The 2016 census revealed a surprising statistic: the number of Canadians over age 55 rose an astonishing 87 percent between 1996 and 2006. Demographics in Canada are continuing to change as the population ages. In fact, there are now more Canadian seniors than there are children under the age of 14, for the first time in national history.

These statistics tell us a lot about the state of the current real estate market, and can help us predict incoming trends. It’s important to understand the ways Canada’s ballooning senior population will impact the real estate investment industry—both in the near and long-term.

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Seniors are abandoning their large homes in suburbs and small cities to move into apartments in dense, walkable neighborhoods. This coincides with rising demand from Millennial's and members of Generation Z who are also attracted to smaller living spaces in large, urban areas.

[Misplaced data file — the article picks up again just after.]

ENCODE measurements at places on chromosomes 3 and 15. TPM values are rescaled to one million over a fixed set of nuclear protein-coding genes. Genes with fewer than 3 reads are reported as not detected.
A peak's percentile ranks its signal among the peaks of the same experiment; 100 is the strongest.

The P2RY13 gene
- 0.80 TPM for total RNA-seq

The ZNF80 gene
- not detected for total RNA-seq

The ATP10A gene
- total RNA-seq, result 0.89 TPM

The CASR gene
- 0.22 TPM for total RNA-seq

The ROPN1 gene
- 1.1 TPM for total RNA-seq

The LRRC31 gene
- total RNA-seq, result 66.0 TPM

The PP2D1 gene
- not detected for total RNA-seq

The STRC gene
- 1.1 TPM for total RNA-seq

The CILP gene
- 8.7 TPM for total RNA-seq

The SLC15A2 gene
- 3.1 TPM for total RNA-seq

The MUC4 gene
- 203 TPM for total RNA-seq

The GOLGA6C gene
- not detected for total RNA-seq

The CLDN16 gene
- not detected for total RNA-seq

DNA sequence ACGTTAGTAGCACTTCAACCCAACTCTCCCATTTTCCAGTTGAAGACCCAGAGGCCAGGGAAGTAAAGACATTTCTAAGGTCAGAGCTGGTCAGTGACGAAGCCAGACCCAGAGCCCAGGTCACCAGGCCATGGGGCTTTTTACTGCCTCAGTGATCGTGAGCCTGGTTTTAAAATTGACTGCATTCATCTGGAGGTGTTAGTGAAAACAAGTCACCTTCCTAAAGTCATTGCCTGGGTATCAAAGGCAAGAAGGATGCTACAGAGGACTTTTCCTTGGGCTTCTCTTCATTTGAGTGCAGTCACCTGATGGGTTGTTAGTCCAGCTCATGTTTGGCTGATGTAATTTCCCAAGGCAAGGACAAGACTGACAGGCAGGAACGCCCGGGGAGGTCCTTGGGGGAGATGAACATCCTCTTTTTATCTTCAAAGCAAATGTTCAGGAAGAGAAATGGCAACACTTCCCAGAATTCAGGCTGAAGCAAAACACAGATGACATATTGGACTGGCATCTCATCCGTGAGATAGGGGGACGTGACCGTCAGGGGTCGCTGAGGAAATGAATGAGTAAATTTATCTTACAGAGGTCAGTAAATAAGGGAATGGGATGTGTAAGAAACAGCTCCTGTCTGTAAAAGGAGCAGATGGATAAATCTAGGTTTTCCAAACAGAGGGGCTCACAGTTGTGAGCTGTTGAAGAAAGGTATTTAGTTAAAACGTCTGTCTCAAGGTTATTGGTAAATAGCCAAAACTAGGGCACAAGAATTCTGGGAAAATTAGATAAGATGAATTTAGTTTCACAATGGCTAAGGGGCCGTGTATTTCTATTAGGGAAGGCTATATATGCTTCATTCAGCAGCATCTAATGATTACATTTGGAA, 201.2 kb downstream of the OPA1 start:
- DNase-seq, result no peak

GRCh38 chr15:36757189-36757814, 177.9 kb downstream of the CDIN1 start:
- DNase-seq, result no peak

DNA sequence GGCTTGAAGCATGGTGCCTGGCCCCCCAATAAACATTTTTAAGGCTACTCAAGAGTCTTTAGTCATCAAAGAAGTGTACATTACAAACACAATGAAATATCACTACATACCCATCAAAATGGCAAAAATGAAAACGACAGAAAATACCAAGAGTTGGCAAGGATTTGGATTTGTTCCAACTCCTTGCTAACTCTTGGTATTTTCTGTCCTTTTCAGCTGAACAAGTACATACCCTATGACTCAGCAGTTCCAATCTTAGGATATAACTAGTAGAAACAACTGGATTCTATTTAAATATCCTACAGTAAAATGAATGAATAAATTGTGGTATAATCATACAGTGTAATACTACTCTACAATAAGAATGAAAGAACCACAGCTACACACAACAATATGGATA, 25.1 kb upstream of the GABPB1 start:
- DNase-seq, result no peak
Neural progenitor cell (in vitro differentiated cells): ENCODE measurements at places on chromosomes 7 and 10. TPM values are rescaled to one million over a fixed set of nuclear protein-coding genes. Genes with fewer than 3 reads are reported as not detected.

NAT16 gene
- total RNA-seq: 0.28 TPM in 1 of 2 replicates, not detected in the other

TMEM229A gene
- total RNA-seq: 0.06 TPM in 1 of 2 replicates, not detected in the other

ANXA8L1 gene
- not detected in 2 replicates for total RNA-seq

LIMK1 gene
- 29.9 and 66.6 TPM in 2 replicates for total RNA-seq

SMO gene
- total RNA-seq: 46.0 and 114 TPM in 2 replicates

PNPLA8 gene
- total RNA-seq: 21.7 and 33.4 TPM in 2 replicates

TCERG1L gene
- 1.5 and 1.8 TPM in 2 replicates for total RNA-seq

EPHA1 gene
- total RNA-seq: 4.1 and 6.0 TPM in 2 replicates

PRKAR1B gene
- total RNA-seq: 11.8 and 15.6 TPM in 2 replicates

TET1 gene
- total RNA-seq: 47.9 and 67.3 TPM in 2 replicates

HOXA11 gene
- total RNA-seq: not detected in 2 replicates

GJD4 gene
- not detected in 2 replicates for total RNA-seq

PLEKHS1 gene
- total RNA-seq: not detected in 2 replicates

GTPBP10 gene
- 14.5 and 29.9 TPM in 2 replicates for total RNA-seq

One significant trend real estate investors should watch is the fact that seniors are increasingly moving into “younger” cities, causing them to age rapidly. Changing demographics and tastes are leading to tightly constricted urban housing markets and a glut of larger properties in suburbs and smaller metro areas. Real estate investors must learn how to leverage these changes to their advantage.

Understanding shifting demographics in the different regions of Canada can help real estate investors make more informed decisions. Whether you’re fixing and flipping a property or are hoping to hold a rental asset for the long-term, pay close, careful attention to the way demographics impact the value and sale-ability of your property.